Yes, I’m a “ Jack of all Trades and Master of none”. It’s the journey you take and the companions that walk with you along the way.

  2. You have said what so many try to say but not so easily understood. You keep doing what you do. I love you and your craft and the way you teach it. If you ever come back to Texas you and your clenched fist will be welcome in my humble shop and home sit.

  3. I live the life I love and I love the life I live. And I’m so grateful for that. There’s so much life out there which I find so very interesting. I can’t and won’t live the life of everybody else, though. But I can live my own life the way I like and do. I can’t change the rest of the world and I don’t intend to. There’s not much to change in my own life either just minor decisions once in a while. It’s enough for me, yes I really love it!

    I think your philosophy is fantastic. From what I have seen of your wood work it is as near perfect as it is possible to be. I am not a woodworker but a retired secondary school teacher. I am seventy nine years of age but still feel young except that I have reached the age of loosing friends and aquaintancies, my mind is not what it was, never could spell. My pupils would often correct my spelling for me.
    I just wanted to say that often over the past few years I have read your material and enjoyed each one. I shall finish now or I shal end up with a large tome.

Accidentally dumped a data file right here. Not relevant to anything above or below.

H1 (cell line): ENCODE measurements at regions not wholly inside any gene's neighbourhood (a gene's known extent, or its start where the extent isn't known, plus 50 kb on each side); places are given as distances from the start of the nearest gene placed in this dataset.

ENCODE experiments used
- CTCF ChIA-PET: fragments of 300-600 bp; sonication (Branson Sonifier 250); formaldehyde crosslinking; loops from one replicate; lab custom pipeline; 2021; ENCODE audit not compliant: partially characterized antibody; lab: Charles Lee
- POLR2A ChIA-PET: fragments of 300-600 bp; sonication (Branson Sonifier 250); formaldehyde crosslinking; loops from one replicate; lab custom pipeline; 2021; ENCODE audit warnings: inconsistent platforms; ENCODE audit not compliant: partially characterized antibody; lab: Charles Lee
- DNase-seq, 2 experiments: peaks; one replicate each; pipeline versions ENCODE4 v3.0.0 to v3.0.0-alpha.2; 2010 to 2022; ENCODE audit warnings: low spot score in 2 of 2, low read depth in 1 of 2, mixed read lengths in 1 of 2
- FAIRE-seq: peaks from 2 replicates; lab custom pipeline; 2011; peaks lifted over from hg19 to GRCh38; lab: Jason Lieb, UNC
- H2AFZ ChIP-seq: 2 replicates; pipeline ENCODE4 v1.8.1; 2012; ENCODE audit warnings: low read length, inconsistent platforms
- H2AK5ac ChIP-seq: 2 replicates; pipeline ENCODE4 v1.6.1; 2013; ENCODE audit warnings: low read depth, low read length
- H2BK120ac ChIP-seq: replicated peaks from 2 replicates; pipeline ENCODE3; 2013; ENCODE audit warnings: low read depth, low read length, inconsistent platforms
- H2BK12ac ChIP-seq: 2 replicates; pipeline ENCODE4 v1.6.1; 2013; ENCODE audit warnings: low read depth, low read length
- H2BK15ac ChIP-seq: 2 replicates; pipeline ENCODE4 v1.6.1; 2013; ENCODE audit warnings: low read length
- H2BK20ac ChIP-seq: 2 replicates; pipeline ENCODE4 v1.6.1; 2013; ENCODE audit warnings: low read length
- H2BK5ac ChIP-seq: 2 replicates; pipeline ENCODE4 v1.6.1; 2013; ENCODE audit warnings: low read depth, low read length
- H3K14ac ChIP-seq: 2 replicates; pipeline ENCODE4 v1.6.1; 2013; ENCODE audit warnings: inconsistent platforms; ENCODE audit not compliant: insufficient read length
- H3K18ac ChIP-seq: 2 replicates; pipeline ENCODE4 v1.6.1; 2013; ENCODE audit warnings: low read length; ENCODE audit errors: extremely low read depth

JOHN FLOOK Bristol England.

  5. Paul, I always enjoy and learn from your work including your blog. In this one, though, I must remark on what an excellent job Hannah made of her tool box.

    I’ve been experimenting with design for a Dutch-style tool chest using raised panels on the sides and back. I’m going back to my design after seeing and studying Hannah’s tool box.

    Has she created and posted a video about this piece?

    Best regards to you and your colleagues.

    1. Sorry to disappoint: Hannah is gifted at design and deserves compliments for her work but in this case, Hannah followed my design from 20 years ago throughout every part of the toolbox build as did John, Jack and now possibly dozens of others who followed the video series on woodworking masterclasses last year. You can see a blog here outlining the toolbox series or indeed join us on to follow the series yourself. If you would like to read more, here are three articles I wrote as blogs specifically covering this toolbox series: